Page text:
The sports betting industry has been hit extra hard by the coronavirus crisis, with just about every match, game, tournament, even the Olympics on hold, postponed or cancelled for the year.
Sure, there are a handful of sporting events and other alternatives to bet on such as horse racing in some regions, esports and virtual sports, but how are football fan diehards supposed to get their fix, for example? These alternatives are certainly not the same thing?
To find out more on how bookmakers and others in the sports betting space should navigate these complex times, I spoke with Mark Robson, co-founder of Champion Sports, 20+ year sports betting industry professional and poker enthusiast. Champion Sports is a nimble sports betting platform that prides itself on delivering a bespoke product that their customers want, including an esports offering.
“esports has certainly been around for a few years now and its now esports’ time to shine, but one thing people have got to realize that in sports betting, you can generally categorize people in one of two ways. They either bet with their head or their heart”, Robson explained.
“So that intellectual, that emotional connection with an event, or an athlete, or something that’s taking place, it isn’t going to necessarily, automatically transfer from football or horseracing into Dota or World of Warcraft, or whatever”, he said.
Rather than viewing esports as the “savior of everything for everybody”, Robson predicts online poker will make a comeback and serve as a more satisfying substitute for traditional sports bettors and beyond.
“We’re actually seeing players moving back to poker”, he revealed.
“That used to be the staple for everybody. Online poker was brilliant, it was massive. But what we’re seeing is a lot of people moving back to that because there is that emotional thing, you play with your gut or that intellectual thing whereas you know what players have done previously, you use that experience”, Robson pointed out.
“And lets face it, with people self-isolating at home, ten dollars in a sit-n’ go or a multi-table tournament is going to last a lot longer than putting it on an esports event where they may not know what happens, some people might not even know how the game is played”, he added.
While he does not believe esports is primed to fill the betting gap for Euro 2020 or the Olympics, Robson does appreciate the increase in popularity of esports in general and predicts a bright future for the industry in general.
Virtual sports have also been touted by providers and other professionals as being primed to fill the gap, but similar to esports, Robson says the emotional and intellectual connection is not there. However, he’s clear to point out there is a place for virtual sports in today’s gambling environment.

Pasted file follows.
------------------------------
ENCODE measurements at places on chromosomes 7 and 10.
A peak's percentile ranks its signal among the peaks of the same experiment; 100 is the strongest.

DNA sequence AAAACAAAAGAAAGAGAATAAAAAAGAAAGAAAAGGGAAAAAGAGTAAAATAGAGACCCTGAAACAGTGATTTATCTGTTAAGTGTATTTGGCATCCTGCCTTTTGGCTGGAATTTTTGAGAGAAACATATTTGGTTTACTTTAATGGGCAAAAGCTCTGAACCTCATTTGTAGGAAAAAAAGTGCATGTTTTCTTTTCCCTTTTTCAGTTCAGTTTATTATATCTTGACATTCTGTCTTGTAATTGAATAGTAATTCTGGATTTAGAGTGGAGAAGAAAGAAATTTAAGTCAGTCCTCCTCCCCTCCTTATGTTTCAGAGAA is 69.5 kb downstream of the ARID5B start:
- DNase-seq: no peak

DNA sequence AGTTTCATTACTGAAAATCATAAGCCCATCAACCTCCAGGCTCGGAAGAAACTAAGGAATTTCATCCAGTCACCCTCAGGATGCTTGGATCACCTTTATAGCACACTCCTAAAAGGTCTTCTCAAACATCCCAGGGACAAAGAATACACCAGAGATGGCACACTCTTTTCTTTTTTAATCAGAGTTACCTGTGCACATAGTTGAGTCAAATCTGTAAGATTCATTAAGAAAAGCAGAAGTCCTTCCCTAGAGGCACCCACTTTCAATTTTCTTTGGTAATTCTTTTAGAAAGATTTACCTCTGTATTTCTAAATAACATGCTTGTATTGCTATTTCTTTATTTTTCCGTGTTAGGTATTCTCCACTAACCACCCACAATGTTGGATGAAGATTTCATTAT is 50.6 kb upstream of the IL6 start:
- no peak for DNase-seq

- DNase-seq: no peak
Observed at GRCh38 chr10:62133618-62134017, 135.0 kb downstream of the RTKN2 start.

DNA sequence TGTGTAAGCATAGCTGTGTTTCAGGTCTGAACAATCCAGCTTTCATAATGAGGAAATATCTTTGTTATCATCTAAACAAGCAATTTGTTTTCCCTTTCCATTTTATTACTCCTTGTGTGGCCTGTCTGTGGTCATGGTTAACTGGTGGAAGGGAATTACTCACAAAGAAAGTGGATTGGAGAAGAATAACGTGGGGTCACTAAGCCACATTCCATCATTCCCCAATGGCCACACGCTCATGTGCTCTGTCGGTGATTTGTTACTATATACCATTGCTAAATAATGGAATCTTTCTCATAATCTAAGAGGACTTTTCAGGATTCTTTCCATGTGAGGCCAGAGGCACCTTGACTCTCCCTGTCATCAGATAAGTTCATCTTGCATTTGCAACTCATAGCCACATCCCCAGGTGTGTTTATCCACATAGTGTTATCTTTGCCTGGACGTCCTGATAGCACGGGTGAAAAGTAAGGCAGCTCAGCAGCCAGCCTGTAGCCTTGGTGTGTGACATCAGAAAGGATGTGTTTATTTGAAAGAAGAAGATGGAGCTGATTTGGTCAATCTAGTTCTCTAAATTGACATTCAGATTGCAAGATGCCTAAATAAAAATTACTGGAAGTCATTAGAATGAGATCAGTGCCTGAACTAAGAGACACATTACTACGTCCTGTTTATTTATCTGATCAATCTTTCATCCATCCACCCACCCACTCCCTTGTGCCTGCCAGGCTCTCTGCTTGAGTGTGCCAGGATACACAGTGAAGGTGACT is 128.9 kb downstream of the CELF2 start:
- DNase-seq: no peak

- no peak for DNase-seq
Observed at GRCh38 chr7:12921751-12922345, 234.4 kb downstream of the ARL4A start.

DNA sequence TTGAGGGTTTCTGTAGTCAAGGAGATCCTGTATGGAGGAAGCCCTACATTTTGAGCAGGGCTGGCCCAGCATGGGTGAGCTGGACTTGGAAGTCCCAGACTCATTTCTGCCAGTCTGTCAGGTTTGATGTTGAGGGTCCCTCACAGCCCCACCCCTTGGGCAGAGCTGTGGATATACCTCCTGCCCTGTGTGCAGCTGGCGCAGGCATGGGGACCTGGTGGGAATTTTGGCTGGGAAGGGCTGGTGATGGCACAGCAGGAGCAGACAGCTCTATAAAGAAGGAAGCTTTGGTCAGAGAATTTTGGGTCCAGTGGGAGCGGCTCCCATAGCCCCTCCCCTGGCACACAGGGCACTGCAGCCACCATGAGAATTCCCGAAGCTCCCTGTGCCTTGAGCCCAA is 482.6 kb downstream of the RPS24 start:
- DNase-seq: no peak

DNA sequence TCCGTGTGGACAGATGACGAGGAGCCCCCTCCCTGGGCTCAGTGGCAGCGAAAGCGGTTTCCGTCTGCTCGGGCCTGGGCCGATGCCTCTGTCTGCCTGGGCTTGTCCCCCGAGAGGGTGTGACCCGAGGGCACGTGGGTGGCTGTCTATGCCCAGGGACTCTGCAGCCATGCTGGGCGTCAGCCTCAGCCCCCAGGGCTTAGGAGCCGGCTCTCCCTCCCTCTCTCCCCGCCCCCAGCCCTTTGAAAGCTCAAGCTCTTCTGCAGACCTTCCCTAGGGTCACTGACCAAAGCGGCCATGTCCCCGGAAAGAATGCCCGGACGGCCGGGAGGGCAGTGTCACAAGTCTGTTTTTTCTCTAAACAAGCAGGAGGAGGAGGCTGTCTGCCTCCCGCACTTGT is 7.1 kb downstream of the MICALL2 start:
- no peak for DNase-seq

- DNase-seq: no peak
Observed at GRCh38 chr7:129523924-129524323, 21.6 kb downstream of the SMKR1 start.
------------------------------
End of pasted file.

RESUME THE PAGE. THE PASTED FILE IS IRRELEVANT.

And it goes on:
“We have a lottery product where we’ve integrated virtual sports into that, because lotteries aren’t traditionally exciting things to watch”, he said.
“[Virtual sports] has its position in the market, it will no doubt grow its position in the market…it won’t replace real sports, but it will be, I guess, a nice distraction while the 12:20 at Chepstow or Cheltenham or Kempton Park aren’t running at the moment”, he added.
So what should sports betting operators do now while we wait?
“If I had any advice for people who were rushing to integrate these things now I would say, don’t panic, don’t rush, but integrate them anyway. Its all about player choice. You want to give your players the choice of what they can play”, advised Robson.
“This isn’t a fire sale that’s happening at the moment. Yes, its going to be a tough few months for everybody, but in some respects sports bettors, they are used to their industry not being there for a while- the Premiership has its summer break, Formula1 has its winter break, every sport has its off-season, Its just at the moment everybody’s off-season is being forced upon them at the same time”, he said.
In addition to looking into integrating additional offerings such as esports and virtual sports, Robson offered up some practical advice as well.
“Use the opportunity to check your internal practices, policies and procedures and make sure everything’s as good as it can be”, he suggested.
“You obviously want to look after your players. They’ll still be there, its how you as a site react to players’ actions right now, that will determine how quickly they come back to you and whether they show their loyalty to you”, he said.
With people potentially out of work and less disposable income all around, its important to offer good value for money, indoors entertainment for a low price.
“Offer them a reason to continue to come to a site”, Robson advised.
“If somebody bets an average of £50 on a football match or a horse race or something, help them to get good value for that £50 GBP. Don’t just try and secure it as quickly as possible, by any means possible”, he said.
“Introduce them to something new. If you have virtual sports, give them some free bets or something. Help the player to get good value for their entertainment buck”, Robson added.